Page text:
Radio stations that made white and black forms of music available to both groups, the development and spread of the gramophone record, and African-American musical styles such as jazz and swing which were taken up by white musicians, aided this process of "cultural collision".
The immediate roots of rock and roll lay in the rhythm and blues, then called "race music", and country music of the 1940s and 1950s.
Particularly significant influences were jazz, blues, gospel, country, and folk.
Commentators differ in their views of which of these forms were most important and the degree to which the new music was a re-branding of African-American rhythm and blues for a white market, or a new hybrid of black and white forms.
In the 1930s, jazz, and particularly swing, both in urban-based dance bands and blues-influenced country swing (Jimmie Rodgers, Moon Mullican and other similar singers), were among the first music to present African-American sounds for a predominantly white audience.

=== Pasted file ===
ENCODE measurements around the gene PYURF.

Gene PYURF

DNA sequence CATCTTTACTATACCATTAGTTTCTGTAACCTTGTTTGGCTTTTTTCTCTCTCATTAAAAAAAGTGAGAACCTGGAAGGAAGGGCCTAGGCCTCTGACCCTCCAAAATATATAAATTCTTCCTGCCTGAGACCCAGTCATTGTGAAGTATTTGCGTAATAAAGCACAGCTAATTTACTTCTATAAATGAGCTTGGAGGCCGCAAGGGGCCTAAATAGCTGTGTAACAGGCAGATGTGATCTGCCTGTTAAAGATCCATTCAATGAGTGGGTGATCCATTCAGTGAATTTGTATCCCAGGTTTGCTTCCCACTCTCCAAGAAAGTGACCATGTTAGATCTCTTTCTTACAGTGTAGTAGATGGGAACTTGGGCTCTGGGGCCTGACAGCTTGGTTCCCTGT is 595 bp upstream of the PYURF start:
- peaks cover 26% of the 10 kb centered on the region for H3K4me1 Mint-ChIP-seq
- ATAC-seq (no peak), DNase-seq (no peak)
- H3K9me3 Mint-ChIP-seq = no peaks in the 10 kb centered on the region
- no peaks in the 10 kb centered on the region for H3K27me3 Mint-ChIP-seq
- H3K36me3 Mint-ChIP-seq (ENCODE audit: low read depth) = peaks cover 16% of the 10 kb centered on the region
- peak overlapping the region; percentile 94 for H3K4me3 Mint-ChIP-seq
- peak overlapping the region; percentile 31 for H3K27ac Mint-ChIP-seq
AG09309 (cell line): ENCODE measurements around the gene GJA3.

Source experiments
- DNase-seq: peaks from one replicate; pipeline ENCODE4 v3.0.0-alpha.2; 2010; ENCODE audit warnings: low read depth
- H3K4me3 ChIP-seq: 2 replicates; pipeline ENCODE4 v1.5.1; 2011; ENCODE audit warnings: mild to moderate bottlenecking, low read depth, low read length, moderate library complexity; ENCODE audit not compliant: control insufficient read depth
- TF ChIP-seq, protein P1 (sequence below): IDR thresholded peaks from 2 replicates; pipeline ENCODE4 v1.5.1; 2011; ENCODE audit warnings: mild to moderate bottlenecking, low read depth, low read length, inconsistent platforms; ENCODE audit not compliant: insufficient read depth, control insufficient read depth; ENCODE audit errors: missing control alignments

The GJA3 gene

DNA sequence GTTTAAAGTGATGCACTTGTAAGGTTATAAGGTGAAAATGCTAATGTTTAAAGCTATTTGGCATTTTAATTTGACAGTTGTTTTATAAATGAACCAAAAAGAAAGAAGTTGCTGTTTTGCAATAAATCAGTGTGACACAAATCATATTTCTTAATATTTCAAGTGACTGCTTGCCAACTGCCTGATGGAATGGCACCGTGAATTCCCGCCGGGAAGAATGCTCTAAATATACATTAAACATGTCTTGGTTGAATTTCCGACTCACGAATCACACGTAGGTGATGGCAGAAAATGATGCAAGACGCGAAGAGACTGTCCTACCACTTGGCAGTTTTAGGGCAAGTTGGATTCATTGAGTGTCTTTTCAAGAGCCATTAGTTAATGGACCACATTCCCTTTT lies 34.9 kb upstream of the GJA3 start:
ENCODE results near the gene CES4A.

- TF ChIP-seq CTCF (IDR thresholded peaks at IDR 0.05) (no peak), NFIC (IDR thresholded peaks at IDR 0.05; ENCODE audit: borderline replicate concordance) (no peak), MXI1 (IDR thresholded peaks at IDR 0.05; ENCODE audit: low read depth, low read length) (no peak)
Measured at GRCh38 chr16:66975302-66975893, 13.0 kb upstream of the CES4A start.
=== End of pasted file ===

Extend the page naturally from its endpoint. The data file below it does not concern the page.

One particularly noteworthy example of a jazz song with recognizably rock and roll elements is Big Joe Turner with pianist Pete Johnson's 1939 single Roll 'Em Pete, which is regarded as an important precursor of rock and roll.
The 1940s saw the increased use of blaring horns (including saxophones), shouted lyrics and boogie woogie beats in jazz-based music.
During and immediately after World War II, with shortages of fuel and limitations on audiences and available personnel, large jazz bands were less economical and tended to be replaced by smaller combos, using guitars, bass and drums.